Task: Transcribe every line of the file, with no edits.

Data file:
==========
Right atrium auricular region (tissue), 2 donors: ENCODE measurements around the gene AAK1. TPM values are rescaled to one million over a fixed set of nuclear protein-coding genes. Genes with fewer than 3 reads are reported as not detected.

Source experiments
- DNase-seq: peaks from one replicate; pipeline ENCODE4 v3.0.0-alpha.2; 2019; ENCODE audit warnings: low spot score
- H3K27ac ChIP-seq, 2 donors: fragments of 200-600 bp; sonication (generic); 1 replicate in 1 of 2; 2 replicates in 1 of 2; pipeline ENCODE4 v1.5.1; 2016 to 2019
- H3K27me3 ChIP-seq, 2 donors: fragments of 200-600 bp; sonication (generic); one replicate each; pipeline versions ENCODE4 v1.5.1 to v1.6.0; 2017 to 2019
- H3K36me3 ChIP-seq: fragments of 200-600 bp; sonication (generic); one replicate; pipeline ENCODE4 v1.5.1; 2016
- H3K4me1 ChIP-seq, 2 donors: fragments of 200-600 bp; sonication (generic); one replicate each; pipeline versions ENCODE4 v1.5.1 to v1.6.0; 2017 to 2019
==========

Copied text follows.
Right atrium auricular region (tissue), 2 donors: ENCODE measurements around the gene AAK1. TPM values are rescaled to one million over a fixed set of nuclear protein-coding genes. Genes with fewer than 3 reads are reported as not detected.

Source experiments
- DNase-seq: peaks from one replicate; pipeline ENCODE4 v3.0.0-alpha.2; 2019; ENCODE audit warnings: low spot score
- H3K27ac ChIP-seq, 2 donors: fragments of 200-600 bp; sonication (generic); 1 replicate in 1 of 2; 2 replicates in 1 of 2; pipeline ENCODE4 v1.5.1; 2016 to 2019
- H3K27me3 ChIP-seq, 2 donors: fragments of 200-600 bp; sonication (generic); one replicate each; pipeline versions ENCODE4 v1.5.1 to v1.6.0; 2017 to 2019
- H3K36me3 ChIP-seq: fragments of 200-600 bp; sonication (generic); one replicate; pipeline ENCODE4 v1.5.1; 2016
- H3K4me1 ChIP-seq, 2 donors: fragments of 200-600 bp; sonication (generic); one replicate each; pipeline versions ENCODE4 v1.5.1 to v1.6.0; 2017 to 2019